2019:Research/Learning from experience -What can we learn from the Wikipedia Community when designing algorithmic systems?
|This is an Accepted submission for the Research space at Wikimania 2019.|
Abstract[edit | edit source]
In recent years, various scholarly disciplines have examined the importance and influence of algorithmic systems for our society from different perspectives. In order to analyze the social significance of algorithmic systems and to be able to work towards a value-oriented handling of them, essential questions are considered in particular with regard to the extent of the transparency of their use, the degree of user participation in this use and the possibility of their control in technical and regulatory terms.
The Wikipedia community has already gained a wealth of experience with the design and use of algorithmic systems. Over the last fifteen years, a (mostly) productive socio-technical assemblage of human and algorithmic actors has developed, which collectively and coordinately master extensive tasks. However, the use of algorithmic actors, i.e., bots, has also been observed critically, both socially and politically. Since their first use in 2002, bots have changed the culture in the community, and a system of algorithmic governance has emerged.
To shed light on the mechanisms of the bot community in Wikipedia, we use data from a study conducted by the authors in 2012 based on the English language version of Wikipedia. Within the scope of this study, we collected the completed request for approvals (RfAs) for bots from the years 2002 to 2012. Of the 2,682 applications, we selected 575 since they were positively decided and contained further contextual information in the form of links to rules, guidelines, or discussions. This selection was motivated by the goal to investigate bots that are related to the jointly defined rules and guidelines of Wikipedia.
We selected typical cases which illustrate why these tools are used so extensively in the Wikipedia community and how they help the community to meet the complex task of collaboratively creating encyclopedic articles and their quality assurance. On the other hand, these examples show how the community has learned to deal with technical difficulties or problematic consequences of bots.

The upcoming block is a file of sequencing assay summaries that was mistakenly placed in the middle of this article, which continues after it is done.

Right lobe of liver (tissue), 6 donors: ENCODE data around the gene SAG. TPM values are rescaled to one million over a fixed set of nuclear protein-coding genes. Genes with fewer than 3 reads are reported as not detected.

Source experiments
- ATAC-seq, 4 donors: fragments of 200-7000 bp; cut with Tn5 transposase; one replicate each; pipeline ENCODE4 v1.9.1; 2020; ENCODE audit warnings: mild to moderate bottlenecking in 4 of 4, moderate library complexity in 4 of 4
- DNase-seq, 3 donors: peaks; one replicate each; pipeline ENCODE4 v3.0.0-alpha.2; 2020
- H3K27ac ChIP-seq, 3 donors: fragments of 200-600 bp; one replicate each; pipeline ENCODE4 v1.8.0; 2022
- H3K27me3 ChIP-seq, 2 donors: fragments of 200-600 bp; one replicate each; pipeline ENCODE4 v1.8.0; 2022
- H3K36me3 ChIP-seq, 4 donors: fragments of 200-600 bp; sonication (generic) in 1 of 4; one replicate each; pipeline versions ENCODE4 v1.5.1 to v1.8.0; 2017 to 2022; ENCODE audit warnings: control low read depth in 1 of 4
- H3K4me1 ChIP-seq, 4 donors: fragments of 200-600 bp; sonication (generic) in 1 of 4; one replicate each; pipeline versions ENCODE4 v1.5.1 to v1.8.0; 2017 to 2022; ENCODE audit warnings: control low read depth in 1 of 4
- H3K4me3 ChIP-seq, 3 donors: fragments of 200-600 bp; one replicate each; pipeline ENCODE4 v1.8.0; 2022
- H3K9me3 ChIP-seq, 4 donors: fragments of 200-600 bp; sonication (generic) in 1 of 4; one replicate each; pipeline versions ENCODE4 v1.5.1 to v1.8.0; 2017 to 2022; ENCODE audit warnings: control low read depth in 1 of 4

In our talk, we describe different mechanisms of algorithmic governance in Wikipedia to show how the use of bots can efficiently solve large recurring tasks and how the community has been able to agree on the possibilities and limits of using bots over time.
Finally, based on these experiences of the Wikipedia community, we derive design recommendations for algorithmic systems. These include clear identifiability of non-human systems, a jointly defined framework for action, the diversity of algorithmic implementations, an open infrastructure, value orientation, and impact assessment, as well as ensuring human capacity to act.
With our talk, we want to draw more attention to the open peer production system, Wikipedia, which provides various ideas on how we should regulate commercial platforms in the future.
Authors[edit | edit source]
Claudia Müller-Birn (Freie Universität Berlin)
Relevance to Wikimedia Community[edit | edit source]
With this talk, I hope to engage with the Wikipedia community to initiate a reflective process on what they have achieved over the last years and to what extent their developed community processes can impact other system's designs. My motivation for providing this talk is mostly driven by the very positive feedback I got from a Wikipedian after a talk I gave on this topic.
Furthermore, I hope, by this talk, I can get more researchers interested in studying Wikipedia's bot community. I would love Stuart Geiger and Aaron Halfaker to join me for this talk. I reached out to them but unfortunately too late. By now, I haven't heard anything back. However, if the talk gets accepted, I hope all of us will present their insights into the bot community.
Session type[edit | edit source]